As much as we as runners hate running long distances, these runs must become an integral part of our training schedule. Whether you’re training for a distance of a marathon or only for a 100m race, it is important to run long distances to improve your race timings. Long distance running helps the body in many ways to maximize performance in your target race. The length of your long runs may vary based on your target race distance. Let’s understand how adding the truly detested long runs into our training plan can actually make us better runners with these following tips.
Why should you run long-distance?
Running long distances improves the aerobic capacity of the body. When you run long, the glycogen storage of your muscles goes on increasing. Glycogen storage is basically the amount of energy that can be stored in the muscles in your body. This glycogen storage is replenished by eating carbohydrates. During your run, if the glycogen content of your muscles gets depleted, the body has to rely on fat to keep going. Energy in the form of body fat is an inefficient form of energy and it tends to become much tougher to keep going and maintain your target pace. So it becomes absolutely necessary to build your glycogen reserves so they take you through the race without having to shift to fat reserves which makes running more resistive.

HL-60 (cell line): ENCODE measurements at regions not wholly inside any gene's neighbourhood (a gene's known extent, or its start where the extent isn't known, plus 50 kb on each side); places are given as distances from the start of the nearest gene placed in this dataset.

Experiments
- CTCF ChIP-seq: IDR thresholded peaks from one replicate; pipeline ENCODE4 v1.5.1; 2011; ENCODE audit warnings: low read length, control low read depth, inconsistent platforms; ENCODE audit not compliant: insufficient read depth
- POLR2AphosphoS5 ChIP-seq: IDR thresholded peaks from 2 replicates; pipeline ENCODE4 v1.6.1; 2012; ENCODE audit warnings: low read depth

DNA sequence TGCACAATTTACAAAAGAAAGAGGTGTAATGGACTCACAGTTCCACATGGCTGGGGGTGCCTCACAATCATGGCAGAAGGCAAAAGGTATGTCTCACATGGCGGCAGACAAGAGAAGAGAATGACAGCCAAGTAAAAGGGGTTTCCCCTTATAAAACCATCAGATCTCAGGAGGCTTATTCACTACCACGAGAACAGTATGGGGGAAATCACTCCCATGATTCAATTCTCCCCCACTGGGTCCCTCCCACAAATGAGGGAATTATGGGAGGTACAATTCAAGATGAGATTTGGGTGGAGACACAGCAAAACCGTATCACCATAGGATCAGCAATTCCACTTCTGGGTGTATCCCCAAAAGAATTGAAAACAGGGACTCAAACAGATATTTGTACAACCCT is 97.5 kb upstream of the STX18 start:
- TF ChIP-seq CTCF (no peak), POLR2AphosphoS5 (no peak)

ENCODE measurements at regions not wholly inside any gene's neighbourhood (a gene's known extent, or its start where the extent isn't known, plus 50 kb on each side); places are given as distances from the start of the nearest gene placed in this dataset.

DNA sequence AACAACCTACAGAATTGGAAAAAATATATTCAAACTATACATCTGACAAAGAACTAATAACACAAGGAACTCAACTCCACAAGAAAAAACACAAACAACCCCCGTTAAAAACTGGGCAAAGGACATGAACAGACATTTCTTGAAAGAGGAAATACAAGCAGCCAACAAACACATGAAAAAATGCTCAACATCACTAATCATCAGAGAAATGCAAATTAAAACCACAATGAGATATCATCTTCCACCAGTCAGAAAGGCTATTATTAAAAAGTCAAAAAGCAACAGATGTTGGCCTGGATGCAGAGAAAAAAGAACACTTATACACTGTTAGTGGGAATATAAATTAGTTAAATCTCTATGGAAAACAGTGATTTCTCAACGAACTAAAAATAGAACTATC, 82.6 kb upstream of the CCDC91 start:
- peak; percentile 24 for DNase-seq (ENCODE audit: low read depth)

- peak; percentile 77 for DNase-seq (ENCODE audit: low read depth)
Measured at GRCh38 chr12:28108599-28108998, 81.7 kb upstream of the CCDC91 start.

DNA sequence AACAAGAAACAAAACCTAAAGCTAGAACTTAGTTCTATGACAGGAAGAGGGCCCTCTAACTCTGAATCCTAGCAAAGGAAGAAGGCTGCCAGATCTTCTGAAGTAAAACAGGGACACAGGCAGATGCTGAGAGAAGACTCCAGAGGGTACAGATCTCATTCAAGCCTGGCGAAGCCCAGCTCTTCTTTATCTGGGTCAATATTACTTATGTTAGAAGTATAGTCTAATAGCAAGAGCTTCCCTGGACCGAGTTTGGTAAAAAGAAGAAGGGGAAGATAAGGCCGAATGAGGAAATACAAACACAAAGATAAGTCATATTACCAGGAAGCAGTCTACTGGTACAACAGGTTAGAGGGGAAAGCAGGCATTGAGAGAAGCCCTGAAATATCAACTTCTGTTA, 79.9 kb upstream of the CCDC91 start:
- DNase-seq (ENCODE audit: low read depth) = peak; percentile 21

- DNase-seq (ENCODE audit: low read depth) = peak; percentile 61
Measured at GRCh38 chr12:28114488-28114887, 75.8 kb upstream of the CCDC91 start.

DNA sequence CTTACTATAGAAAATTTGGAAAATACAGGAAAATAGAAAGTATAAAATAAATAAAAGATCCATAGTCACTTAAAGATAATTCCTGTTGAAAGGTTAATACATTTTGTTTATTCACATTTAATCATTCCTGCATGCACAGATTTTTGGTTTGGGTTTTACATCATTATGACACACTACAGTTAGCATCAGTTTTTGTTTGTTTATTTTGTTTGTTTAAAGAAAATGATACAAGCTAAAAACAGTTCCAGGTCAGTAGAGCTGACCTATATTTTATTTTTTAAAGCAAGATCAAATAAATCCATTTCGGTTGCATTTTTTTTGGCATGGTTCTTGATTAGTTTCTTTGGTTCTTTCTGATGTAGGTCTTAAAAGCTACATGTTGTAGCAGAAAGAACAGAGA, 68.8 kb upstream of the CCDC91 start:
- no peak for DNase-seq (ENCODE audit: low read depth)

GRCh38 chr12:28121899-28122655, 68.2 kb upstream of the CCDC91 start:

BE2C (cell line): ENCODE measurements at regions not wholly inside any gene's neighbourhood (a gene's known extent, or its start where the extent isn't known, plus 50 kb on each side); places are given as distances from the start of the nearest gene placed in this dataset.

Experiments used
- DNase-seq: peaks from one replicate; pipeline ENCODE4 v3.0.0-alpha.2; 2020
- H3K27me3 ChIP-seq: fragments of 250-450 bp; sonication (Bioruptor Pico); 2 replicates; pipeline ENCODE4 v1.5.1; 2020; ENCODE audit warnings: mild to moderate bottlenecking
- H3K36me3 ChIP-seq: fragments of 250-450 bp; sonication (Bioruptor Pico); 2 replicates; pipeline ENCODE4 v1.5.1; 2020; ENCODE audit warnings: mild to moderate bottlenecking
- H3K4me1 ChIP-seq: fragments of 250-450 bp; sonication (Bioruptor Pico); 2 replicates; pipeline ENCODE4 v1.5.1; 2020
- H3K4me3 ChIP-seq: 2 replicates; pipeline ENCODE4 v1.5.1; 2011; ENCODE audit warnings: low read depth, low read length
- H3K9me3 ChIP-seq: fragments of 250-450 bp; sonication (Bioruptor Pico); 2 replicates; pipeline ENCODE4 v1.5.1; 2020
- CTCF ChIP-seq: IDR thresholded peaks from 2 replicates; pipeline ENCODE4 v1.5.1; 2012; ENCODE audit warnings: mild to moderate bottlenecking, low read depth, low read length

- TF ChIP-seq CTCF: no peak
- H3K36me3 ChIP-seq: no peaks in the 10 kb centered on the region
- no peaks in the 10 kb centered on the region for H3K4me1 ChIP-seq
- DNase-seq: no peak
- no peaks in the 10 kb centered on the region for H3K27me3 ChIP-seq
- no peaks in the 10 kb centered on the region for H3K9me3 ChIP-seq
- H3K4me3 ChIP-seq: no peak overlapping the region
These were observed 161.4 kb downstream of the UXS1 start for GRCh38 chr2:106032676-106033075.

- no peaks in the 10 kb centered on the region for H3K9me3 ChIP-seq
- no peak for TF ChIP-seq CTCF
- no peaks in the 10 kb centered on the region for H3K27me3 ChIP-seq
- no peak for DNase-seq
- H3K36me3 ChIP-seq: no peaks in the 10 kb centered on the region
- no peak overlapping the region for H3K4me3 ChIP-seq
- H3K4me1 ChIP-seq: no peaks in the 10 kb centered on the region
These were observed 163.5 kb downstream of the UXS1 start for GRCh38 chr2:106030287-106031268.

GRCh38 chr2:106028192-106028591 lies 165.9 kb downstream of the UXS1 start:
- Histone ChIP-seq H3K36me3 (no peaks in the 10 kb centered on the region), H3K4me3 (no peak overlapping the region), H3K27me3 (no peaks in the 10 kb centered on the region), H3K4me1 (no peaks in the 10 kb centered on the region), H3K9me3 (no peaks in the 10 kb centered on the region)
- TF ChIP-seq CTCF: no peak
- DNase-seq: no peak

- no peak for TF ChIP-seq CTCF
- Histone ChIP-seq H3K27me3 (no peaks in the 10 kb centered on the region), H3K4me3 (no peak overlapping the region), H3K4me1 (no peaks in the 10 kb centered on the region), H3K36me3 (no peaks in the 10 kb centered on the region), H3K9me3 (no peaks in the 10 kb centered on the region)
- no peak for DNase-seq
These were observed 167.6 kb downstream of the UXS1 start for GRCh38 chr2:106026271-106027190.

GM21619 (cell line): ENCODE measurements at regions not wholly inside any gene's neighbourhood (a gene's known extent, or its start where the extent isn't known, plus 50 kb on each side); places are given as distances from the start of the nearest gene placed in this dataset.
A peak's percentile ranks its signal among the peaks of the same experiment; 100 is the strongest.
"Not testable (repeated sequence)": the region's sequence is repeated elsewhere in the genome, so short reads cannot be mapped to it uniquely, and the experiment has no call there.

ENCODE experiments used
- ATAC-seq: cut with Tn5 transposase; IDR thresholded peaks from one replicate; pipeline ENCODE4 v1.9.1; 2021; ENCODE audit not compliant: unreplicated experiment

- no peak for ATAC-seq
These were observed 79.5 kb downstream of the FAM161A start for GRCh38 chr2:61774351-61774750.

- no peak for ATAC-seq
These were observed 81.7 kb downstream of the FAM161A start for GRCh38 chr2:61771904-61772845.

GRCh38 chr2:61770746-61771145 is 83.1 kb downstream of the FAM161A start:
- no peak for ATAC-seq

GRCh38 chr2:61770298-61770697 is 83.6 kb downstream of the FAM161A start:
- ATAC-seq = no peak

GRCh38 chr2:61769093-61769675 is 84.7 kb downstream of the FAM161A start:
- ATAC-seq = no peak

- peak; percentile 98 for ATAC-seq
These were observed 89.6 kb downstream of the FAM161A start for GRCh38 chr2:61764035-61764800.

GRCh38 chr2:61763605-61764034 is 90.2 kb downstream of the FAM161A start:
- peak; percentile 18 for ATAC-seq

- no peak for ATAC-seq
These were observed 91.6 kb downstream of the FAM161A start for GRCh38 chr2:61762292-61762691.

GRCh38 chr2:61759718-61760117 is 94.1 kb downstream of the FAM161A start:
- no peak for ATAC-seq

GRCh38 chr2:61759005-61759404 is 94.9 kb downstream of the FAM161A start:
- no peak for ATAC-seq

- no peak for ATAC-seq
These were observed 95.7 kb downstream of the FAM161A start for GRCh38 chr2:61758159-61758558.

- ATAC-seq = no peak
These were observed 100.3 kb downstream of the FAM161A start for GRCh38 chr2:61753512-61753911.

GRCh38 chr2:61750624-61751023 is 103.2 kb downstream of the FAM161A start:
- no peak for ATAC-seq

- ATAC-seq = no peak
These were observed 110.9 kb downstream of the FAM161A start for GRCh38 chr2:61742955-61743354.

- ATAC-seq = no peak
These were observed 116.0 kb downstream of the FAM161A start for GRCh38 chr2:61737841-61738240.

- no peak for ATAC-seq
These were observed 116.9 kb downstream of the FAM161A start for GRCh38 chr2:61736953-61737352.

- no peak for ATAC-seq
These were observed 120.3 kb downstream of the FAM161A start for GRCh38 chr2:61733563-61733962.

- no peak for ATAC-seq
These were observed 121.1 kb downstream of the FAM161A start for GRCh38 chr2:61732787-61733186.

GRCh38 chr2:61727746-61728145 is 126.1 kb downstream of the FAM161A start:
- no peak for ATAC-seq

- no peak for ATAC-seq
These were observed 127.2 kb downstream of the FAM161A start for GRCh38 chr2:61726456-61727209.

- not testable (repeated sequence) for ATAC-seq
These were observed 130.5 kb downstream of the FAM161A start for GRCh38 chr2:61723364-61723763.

Long runs also comfort the body from the rigorous pressure that builds on to it from the speed training sessions, hill repeats, tempo runs, etc. No matter how frequently you or how fast you run, the slow and comfortable long runs are the only way to build your aerobic capacity which in turn helps you last longer even at fast paces.
How often you should run long distances?
Long runs should be done not more than once a week. That said, they should also never be done without a Runners Warm Up Routine . Whatever distance your target race is, you must make sure that you put in a long run once in a weekly cycle. You can have a typical 5 days a week training plan for a 10K race which consists of two runs at a fast pace, one tempo run or repeats (which can be alternated between weeks), one recovery run and a long run. Generally, the long runs are done on the weekends as they take up much longer than your regular runs and end up delaying you for your work if done on weekdays. So you must adjust your weekly cycle such that your long runs fit onto the weekend and the faster and shorter runs find slots on working days.